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scarab

Steatite scarab roughly engraved with the praenomen of Thothmosis III (Men-kheper-Ra) in Egyptian hieroglyphic characters; linear patterns in the exergue and area above the characters, described as lotus flowers in the printed catalogue of gems, the latter possibly representing the name of Ptah.

AN1613225727001

© The Trustees of the British Museum

  • Full: AboveFull: Above
  • SideSide

Department: Greek & Roman Antiquities

Registration number: 1896,0201.93

Greek and Roman Antiquities catalogue number: Gem 152

Bibliographic reference
Kiely 2011a 1.5
Gem 152
Kenna 1971 No. 119, p. 35
Jacobsson 1994 No. 248
Murray, Smith and Walters 1900 p. 81, Tomb 1, no. 1; pl. IV, Curium 2

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Object types
scarab (scope note | all objects)

Materials
steatite (all objects)
Techniques
engraved (scope note | all objects)
Production place
Made in Cyprus (?) (all objects)
(Europe,Cyprus)
Made in Egypt (?) (scope note | all objects)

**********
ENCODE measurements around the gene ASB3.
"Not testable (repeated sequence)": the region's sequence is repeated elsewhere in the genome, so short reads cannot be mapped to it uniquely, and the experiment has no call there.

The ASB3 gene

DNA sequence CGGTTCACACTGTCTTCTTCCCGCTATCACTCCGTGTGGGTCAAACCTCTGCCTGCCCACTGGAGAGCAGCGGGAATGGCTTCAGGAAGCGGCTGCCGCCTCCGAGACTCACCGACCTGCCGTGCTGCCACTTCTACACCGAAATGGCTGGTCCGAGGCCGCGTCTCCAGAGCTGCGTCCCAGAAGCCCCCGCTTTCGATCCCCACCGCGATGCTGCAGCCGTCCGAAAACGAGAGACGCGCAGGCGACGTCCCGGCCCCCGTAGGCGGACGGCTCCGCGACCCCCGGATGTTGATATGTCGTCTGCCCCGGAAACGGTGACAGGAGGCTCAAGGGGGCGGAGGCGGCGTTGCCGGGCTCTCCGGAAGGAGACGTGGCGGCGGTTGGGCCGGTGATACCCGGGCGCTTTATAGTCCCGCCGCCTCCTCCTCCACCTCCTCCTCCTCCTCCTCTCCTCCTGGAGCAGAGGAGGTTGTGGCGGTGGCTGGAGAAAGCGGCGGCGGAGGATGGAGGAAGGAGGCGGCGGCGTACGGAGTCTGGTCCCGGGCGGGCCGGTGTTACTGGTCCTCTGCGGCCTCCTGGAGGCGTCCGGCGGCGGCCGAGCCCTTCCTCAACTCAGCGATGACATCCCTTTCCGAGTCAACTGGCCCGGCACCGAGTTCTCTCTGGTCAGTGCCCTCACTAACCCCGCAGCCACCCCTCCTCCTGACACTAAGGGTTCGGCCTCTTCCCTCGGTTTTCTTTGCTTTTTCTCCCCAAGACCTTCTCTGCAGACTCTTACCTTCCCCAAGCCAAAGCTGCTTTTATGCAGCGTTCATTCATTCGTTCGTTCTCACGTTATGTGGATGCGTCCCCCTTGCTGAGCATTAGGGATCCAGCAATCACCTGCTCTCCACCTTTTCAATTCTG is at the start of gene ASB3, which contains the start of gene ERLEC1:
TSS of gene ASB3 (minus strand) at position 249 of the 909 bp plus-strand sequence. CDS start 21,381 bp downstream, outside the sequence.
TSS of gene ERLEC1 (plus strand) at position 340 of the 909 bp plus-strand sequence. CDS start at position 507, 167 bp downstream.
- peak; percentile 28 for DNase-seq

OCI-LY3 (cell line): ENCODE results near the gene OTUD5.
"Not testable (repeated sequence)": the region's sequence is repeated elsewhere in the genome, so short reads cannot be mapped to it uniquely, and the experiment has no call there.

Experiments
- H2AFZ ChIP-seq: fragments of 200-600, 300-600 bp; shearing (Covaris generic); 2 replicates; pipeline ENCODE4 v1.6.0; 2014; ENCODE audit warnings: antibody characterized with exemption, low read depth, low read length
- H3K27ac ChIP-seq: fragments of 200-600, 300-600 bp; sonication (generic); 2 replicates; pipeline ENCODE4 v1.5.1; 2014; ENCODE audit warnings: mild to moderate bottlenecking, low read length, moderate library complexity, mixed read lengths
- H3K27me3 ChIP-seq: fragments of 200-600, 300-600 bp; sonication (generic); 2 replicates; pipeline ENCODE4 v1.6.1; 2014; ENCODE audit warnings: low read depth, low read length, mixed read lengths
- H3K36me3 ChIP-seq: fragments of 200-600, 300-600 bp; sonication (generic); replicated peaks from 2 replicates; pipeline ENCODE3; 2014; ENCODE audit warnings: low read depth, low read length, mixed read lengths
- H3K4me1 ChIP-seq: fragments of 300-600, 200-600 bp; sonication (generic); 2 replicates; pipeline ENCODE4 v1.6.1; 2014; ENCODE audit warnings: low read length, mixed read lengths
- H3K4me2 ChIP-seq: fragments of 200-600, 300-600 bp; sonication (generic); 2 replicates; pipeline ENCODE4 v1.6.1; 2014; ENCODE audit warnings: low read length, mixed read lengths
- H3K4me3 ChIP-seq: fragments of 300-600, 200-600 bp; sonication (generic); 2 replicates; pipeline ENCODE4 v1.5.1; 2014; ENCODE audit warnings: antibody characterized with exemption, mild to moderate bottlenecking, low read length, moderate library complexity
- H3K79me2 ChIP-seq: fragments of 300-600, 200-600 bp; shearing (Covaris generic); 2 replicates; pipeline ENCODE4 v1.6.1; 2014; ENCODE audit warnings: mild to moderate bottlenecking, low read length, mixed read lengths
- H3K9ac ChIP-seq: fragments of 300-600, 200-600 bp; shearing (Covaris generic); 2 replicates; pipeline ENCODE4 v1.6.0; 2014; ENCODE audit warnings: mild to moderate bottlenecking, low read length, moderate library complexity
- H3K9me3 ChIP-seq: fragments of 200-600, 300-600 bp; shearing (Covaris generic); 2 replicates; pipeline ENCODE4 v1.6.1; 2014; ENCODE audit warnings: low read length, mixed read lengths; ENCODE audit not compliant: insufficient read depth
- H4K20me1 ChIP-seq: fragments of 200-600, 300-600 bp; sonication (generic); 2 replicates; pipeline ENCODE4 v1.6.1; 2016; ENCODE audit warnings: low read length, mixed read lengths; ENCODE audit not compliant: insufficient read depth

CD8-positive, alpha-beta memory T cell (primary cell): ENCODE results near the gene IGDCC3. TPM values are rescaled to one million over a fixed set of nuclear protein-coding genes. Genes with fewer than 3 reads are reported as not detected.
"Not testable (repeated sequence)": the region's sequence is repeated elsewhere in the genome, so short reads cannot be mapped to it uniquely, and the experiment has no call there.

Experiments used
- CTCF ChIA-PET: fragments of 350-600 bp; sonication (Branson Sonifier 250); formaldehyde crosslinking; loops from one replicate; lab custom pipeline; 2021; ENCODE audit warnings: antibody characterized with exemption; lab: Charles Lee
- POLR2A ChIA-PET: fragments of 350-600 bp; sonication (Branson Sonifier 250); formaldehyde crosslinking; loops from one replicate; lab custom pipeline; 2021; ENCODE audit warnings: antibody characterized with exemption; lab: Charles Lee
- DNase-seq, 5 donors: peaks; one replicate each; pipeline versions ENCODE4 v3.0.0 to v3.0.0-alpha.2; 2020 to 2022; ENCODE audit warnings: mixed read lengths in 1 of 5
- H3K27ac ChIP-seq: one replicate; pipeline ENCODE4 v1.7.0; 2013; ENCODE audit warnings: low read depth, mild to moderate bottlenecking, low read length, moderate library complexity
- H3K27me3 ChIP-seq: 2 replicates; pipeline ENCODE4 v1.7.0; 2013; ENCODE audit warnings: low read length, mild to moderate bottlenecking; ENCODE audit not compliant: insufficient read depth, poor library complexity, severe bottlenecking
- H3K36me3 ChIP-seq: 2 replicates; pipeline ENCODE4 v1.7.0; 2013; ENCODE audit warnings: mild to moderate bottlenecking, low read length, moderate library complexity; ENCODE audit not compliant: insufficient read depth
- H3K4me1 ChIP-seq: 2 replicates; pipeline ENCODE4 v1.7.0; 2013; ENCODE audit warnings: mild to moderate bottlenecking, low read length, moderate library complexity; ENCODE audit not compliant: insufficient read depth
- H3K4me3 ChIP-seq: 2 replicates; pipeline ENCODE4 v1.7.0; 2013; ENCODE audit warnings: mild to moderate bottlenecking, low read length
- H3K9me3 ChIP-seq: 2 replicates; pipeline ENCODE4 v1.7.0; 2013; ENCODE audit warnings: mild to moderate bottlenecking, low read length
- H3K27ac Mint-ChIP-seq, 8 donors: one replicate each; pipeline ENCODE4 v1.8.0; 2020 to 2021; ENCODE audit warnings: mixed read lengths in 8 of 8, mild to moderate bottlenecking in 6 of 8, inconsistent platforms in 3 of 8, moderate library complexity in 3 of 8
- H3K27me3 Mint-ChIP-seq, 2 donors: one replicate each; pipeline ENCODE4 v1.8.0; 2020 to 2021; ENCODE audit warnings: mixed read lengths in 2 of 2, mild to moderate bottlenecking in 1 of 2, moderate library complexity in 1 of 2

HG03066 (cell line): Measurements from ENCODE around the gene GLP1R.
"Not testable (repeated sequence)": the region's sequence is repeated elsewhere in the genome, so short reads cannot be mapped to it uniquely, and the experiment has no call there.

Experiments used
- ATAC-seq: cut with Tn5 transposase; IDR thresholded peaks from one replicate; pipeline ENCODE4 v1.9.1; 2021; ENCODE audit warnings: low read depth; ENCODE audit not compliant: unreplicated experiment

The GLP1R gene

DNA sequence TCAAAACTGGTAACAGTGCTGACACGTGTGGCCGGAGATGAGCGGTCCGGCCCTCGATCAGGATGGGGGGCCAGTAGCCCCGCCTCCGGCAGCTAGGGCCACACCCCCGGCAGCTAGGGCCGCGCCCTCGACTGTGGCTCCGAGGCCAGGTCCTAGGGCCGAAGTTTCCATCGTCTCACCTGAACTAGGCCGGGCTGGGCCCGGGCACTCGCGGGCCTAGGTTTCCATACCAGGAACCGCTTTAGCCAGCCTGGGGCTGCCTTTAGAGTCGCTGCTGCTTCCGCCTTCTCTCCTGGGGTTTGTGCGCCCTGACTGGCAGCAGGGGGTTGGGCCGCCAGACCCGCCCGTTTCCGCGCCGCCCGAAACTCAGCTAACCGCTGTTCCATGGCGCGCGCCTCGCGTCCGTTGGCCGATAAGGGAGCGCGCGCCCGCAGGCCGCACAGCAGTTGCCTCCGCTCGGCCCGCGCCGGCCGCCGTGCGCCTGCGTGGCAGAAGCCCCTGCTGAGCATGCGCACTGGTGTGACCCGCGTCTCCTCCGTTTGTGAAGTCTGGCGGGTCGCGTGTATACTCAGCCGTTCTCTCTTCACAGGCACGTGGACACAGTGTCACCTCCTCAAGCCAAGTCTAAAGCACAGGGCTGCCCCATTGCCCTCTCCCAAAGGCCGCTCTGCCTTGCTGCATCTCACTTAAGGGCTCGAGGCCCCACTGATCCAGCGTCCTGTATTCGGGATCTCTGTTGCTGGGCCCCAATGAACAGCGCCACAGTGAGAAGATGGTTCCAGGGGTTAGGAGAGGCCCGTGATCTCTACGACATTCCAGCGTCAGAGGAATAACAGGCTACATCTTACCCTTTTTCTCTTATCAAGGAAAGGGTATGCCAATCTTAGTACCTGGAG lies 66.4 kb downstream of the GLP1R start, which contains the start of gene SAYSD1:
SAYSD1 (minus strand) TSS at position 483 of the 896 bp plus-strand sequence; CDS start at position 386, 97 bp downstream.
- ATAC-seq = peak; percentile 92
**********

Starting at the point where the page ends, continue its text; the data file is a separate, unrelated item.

(Africa,Egypt)
Place (findspot)
Excavated/Findspot Kourion, 'Site A' (Kaloriziki), tomb 1 (scope note | all objects)
(Europe,Cyprus,Limassol (district),Kourion)
Date
1300BC-1100BC (circa)
Period/Culture
New Kingdom (all objects)


Description
Steatite scarab roughly engraved with the praenomen of Thothmosis III (Men-kheper-Ra) in Egyptian hieroglyphic characters; linear patterns in the exergue and area above the characters, described as lotus flowers in the printed catalogue of gems, the latter possibly representing the name of Ptah.

Inscriptions
Inscription Type: inscription
Inscription Script: Egyptian hieroglyphic
Inscription Position: underside
Inscription Language: ancient Egyptian


Dimensions
Length: 2 centimetres
Width: 1.4 centimetres


Curator's comments
Kenna (1971, p. 35) considers the scarab a possible Cypriot production, based on the rendering of the Egyptian motifs which he suggests resemble a Cypriot glyptic manner. Jacobsson dates the seal to the 19th or 20th Dynasty. Dr Marcel Maree of the Department of Egypt and Sudan has confirmed that the form of the motifs are no later than the New Kingdom, in which case a Late Bronze Age date is likely. This suggests the item was an heirloom when depoisited in the tomb.


Acquisition date
1896

Acquisition name
Excavated by Turner Bequest Excavations, Curium (biographical details | all objects)
From Turner Bequest Excavations, Curium (biographical details | all objects)
Funded by Emma Tourner Turner (bequest) (biographical details | all objects)


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